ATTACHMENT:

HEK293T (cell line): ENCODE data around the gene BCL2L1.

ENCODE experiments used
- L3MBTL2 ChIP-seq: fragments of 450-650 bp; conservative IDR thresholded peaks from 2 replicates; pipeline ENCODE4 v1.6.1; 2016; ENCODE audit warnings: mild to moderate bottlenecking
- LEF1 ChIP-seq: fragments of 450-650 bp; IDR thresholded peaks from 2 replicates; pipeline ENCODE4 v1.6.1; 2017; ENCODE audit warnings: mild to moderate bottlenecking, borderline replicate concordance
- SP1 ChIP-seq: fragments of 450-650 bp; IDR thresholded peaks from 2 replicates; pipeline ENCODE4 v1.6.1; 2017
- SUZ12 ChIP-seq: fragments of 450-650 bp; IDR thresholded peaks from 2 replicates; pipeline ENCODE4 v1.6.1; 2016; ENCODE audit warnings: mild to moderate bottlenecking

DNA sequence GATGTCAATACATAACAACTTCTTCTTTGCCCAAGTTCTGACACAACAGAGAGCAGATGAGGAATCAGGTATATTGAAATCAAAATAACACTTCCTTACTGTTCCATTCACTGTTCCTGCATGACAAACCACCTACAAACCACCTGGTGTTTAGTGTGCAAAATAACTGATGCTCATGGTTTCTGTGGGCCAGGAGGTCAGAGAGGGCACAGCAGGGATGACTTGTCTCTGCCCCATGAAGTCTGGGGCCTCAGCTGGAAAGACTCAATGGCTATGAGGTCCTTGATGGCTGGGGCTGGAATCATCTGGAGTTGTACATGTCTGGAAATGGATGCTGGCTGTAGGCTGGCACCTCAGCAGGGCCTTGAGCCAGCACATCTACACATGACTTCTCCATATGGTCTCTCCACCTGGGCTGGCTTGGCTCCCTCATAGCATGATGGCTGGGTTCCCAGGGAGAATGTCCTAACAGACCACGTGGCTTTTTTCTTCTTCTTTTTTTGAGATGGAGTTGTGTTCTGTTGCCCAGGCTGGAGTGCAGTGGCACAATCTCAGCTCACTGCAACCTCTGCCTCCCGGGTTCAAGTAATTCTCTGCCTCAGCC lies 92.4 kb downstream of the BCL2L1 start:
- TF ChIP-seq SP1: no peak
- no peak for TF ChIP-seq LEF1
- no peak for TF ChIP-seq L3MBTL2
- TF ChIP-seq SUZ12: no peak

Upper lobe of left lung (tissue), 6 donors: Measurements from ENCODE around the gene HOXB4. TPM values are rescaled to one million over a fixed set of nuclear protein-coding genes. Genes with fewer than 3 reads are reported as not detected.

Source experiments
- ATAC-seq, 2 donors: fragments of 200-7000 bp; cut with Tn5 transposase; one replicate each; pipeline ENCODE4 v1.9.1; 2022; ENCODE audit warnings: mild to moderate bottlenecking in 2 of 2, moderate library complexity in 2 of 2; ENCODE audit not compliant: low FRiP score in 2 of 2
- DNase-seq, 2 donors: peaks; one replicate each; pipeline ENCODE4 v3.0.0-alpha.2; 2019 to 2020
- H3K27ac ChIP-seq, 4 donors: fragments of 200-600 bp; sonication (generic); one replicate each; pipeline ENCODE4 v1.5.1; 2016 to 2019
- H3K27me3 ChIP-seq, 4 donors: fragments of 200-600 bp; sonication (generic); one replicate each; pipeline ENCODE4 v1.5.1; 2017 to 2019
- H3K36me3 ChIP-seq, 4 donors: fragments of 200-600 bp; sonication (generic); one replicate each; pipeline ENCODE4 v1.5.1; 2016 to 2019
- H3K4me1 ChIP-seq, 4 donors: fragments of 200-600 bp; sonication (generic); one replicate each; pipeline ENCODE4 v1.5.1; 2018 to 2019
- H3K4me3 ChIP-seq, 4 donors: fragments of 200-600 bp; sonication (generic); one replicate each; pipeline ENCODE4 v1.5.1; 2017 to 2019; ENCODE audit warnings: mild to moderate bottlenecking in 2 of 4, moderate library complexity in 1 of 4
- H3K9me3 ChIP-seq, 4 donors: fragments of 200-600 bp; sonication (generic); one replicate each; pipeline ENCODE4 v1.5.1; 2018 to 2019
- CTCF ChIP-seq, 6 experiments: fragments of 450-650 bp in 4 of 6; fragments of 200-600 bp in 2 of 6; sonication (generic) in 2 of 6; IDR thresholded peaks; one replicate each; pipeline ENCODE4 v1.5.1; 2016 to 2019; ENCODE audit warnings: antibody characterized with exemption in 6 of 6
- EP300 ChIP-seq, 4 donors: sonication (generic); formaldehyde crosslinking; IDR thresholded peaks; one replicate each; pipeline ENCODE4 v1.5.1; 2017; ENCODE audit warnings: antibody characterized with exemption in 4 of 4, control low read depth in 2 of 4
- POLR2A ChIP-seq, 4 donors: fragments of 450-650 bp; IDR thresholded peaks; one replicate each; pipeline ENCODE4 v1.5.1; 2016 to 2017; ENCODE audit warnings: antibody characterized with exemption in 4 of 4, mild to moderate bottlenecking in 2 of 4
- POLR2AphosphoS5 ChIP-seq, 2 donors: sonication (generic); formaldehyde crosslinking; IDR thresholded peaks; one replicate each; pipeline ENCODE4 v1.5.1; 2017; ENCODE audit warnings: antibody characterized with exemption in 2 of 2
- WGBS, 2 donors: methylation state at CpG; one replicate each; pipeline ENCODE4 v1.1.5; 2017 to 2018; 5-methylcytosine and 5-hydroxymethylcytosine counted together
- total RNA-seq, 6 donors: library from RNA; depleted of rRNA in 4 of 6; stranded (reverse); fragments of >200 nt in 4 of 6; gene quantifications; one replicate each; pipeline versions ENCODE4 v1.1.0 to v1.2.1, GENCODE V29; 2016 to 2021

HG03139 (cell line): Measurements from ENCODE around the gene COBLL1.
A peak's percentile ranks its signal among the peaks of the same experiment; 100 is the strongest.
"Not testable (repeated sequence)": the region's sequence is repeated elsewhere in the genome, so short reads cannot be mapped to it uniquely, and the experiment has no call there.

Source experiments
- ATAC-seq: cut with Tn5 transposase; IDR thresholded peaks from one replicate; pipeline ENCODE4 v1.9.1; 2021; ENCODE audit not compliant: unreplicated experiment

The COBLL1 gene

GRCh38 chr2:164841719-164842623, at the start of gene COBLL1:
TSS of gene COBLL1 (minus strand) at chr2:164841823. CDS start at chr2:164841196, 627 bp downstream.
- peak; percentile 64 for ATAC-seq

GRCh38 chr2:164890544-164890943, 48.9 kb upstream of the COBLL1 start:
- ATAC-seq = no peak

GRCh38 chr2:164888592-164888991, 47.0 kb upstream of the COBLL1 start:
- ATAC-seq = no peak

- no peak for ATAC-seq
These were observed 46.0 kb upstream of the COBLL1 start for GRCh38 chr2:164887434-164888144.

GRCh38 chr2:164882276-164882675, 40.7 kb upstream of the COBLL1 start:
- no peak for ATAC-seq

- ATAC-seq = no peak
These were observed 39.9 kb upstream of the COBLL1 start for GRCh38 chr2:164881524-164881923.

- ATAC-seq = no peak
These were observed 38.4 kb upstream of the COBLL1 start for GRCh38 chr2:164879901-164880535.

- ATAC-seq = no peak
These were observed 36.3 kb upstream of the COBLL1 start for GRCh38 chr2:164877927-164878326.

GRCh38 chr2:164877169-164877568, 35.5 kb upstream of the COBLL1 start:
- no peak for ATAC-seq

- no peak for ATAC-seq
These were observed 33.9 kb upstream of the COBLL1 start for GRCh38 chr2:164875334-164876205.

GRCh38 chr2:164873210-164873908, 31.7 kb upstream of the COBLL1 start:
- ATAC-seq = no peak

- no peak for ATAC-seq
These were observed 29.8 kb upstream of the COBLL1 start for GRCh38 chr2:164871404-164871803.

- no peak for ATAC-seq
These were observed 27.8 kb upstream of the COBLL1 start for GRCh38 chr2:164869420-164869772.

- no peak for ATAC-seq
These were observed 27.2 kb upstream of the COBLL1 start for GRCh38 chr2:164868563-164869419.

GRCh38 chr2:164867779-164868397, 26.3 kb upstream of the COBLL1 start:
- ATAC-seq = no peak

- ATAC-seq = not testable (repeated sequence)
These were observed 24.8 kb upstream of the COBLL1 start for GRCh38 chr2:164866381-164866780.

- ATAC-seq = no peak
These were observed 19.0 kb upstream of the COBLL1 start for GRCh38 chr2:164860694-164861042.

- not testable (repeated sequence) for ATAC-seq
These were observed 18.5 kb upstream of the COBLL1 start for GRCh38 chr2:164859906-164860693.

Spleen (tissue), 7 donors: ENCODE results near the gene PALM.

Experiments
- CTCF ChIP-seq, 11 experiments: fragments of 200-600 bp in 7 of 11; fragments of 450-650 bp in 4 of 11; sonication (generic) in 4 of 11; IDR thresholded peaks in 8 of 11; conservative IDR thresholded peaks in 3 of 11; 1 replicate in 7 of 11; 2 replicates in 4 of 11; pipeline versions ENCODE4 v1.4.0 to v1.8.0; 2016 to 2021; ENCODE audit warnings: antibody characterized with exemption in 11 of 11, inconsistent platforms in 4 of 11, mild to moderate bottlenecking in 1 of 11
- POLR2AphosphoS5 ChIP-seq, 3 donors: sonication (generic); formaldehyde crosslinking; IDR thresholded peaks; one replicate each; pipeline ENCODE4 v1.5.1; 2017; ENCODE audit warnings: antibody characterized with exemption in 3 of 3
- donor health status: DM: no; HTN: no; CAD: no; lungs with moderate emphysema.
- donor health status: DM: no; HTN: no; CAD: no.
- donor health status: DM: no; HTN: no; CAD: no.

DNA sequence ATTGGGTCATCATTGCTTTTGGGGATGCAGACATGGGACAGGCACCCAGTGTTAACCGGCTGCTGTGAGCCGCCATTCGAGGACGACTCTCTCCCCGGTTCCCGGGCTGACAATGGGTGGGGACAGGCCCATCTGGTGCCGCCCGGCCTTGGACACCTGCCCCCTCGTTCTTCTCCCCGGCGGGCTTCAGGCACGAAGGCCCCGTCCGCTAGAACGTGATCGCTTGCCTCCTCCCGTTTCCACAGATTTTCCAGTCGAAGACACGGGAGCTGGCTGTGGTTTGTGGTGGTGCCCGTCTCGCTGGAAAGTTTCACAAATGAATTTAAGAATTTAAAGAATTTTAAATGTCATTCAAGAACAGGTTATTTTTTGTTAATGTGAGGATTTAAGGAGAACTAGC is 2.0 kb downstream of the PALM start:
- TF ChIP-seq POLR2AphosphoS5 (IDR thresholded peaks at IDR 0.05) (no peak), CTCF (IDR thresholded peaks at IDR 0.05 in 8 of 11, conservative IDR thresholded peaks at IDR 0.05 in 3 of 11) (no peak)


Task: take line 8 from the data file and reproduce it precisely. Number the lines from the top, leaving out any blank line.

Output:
- TF ChIP-seq SP1: no peak